Asked how it is to work with a spouse, Adrienne says, "Very stressing. I probably say, 'I quit!' monthly, but it can also build a very strong relationship, and when things start to move in the right direction and you can run your business and treat it as you would your extended family, I think it makes it really special."

"I think it's challenging for her, because she's kind of coming in on my thing," says Henzel. People are asking for me all the time, and they don't think she's involved, and she's very involved.."

Henzel splits his time between the inn/restaurant and the salsa business. Adrienne works largely at the restaurant. "Basically, I do all the hiring, very little firing, and make sure everything's running," she says. She works with the chef, Tim Maher, on the menu, pricing, wine list, drink list, decorating and uniforms. "We have a manager, Kevin Gannon, who's on the premises at night to run the show now," she says.

"She sees things that need to happen," says Henzel, "and that's really helped to build the business." She has made it a priority to make things look presentable, he says, wryly citing a restaurant review back in the 1980s that called the decor "early utilitarian."

"It was a real ski bum hangout," says Adrienne, "which people really loved, but it needed a little fine-tuning." After the first winter there, she realized how many people they were turning away because they couldn't fit them in. At her urging, several unused rooms on the first floor were converted, bringing occupancy to 130 with 20 more on the patio in summer.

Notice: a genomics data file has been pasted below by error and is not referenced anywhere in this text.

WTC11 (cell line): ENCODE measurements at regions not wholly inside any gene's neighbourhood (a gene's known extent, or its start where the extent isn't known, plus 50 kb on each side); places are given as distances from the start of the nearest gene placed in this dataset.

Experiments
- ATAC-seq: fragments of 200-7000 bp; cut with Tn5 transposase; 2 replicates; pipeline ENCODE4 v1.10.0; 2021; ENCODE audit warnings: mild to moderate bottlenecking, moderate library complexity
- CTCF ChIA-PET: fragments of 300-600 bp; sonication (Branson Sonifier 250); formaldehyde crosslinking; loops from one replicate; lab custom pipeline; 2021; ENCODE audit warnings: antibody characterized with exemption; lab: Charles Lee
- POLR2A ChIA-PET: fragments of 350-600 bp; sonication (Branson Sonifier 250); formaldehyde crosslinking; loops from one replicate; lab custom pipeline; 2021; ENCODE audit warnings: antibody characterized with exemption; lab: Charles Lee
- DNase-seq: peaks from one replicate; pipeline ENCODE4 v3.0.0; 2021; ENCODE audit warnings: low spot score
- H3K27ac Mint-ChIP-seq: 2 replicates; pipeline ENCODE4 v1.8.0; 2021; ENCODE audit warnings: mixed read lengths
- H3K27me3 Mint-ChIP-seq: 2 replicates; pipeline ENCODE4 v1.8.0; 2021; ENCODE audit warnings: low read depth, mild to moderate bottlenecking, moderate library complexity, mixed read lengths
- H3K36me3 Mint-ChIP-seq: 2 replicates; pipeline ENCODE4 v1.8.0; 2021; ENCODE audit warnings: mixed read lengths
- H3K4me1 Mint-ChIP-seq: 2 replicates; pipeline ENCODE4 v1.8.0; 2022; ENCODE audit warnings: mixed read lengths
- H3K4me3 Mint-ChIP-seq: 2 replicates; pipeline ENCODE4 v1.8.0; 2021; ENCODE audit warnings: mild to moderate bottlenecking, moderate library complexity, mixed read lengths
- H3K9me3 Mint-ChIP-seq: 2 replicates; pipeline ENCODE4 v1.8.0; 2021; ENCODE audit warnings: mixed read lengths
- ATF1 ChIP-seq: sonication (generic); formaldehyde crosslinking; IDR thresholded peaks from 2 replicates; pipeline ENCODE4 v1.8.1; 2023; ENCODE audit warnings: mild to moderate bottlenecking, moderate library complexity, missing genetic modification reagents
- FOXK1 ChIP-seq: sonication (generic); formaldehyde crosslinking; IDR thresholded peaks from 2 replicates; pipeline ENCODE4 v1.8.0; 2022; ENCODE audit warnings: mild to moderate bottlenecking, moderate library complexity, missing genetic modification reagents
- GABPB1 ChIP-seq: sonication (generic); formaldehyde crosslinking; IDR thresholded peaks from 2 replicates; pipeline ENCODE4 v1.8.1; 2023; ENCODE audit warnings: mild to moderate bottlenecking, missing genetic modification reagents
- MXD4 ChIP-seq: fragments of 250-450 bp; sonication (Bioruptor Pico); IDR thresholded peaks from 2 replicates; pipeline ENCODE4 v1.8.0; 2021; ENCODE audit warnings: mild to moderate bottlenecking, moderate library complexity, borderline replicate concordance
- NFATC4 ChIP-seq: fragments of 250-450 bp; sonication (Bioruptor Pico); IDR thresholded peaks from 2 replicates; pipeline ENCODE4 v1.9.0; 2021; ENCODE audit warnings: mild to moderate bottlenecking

Miguel's salsa and chips are distributed out of a warehouse behind the Rusty Nail in Stowe, in a building that once housed an indoor tennis court. Kurt Maher (left) coordinates shipping and salsa production; David Stormer is director of customer service and logistics.

The corporation employs about 35 people. Five of them work for the food production end of things at the warehouse, including Adrienne's brother, Craig Mooney, who is vice president of marketing and sales. Mooney and May Smith, the office manager, are "the mainstay of food production," says Henzel. David Stormer, director of customer service and logistics, is Smith's assistant, and Kurt Maher, Chef Tim's brother, coordinates shipping and salsa production.

The company is entering co-branding ventures with other Vermont producers, such as a promotion with Magic Hat in January at five food co-ops in the state. Testing is in the works for a line of chocolate-covered baked blue corn chips in partnership with Lake Champlain Chocolate Co.

A goal is to refocus the company on the natural end of the market, says Mooney, who points to a label on the chip package that says, "Recommended by Cook's Illustrated, America's Test Kitchen."

"It's their seal of approval," he says, citing the results of a national tasting that rated Miguel's tortilla chips the top boutique brand and second overall. A plaque on the wall at the inn from Hispanic magazine names Miguel's Stowe Away one of the "50 best Hispanic restaurants" in 1992.

For all their differences, the Henzels see eye to eye on many things, including the importance of family. Besides Adrienne's two, Philip and Alek, the Henzels have two boys of their own: Marc, 4, and Connor, 2.

"I think people have to hold on to their dreams," says Adrienne "... and dream big. There's something that drives Michael and me to keep going. We've had some rough patches where people say, I don't know if you're going to be in business any longer. I say, 'Look, Michael, you started this with $3 in your pocket, and we've always found a way to keep going, because we really believe in it."

Originally published in February 2004 Business People-Vermont